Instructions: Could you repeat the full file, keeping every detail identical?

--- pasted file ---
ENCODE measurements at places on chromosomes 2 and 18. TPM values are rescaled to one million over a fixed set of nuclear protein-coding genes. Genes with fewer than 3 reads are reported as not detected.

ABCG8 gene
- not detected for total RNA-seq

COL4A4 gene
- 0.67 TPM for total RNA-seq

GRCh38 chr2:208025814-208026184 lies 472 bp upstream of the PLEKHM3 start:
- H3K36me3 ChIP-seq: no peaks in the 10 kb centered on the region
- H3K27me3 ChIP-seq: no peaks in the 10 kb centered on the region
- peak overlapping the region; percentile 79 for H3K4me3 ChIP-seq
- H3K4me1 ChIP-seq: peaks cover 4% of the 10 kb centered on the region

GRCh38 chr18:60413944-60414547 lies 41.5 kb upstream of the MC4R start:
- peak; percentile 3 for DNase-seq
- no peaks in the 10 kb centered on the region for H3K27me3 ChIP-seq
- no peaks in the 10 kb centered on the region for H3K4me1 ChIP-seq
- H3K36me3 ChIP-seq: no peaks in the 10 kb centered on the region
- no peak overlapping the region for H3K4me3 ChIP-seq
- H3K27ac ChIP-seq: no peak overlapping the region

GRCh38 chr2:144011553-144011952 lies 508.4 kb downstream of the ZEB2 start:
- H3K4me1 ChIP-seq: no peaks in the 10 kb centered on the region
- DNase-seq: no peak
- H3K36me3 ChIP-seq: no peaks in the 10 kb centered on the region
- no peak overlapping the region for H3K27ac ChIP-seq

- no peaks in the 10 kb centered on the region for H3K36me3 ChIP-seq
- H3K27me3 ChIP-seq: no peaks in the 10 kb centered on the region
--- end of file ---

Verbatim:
ENCODE measurements at places on chromosomes 2 and 18. TPM values are rescaled to one million over a fixed set of nuclear protein-coding genes. Genes with fewer than 3 reads are reported as not detected.

ABCG8 gene
- not detected for total RNA-seq

COL4A4 gene
- 0.67 TPM for total RNA-seq

GRCh38 chr2:208025814-208026184 lies 472 bp upstream of the PLEKHM3 start:
- H3K36me3 ChIP-seq: no peaks in the 10 kb centered on the region
- H3K27me3 ChIP-seq: no peaks in the 10 kb centered on the region
- peak overlapping the region; percentile 79 for H3K4me3 ChIP-seq
- H3K4me1 ChIP-seq: peaks cover 4% of the 10 kb centered on the region

GRCh38 chr18:60413944-60414547 lies 41.5 kb upstream of the MC4R start:
- peak; percentile 3 for DNase-seq
- no peaks in the 10 kb centered on the region for H3K27me3 ChIP-seq
- no peaks in the 10 kb centered on the region for H3K4me1 ChIP-seq
- H3K36me3 ChIP-seq: no peaks in the 10 kb centered on the region
- no peak overlapping the region for H3K4me3 ChIP-seq
- H3K27ac ChIP-seq: no peak overlapping the region

GRCh38 chr2:144011553-144011952 lies 508.4 kb downstream of the ZEB2 start:
- H3K4me1 ChIP-seq: no peaks in the 10 kb centered on the region
- DNase-seq: no peak
- H3K36me3 ChIP-seq: no peaks in the 10 kb centered on the region
- no peak overlapping the region for H3K27ac ChIP-seq

- no peaks in the 10 kb centered on the region for H3K36me3 ChIP-seq
- H3K27me3 ChIP-seq: no peaks in the 10 kb centered on the region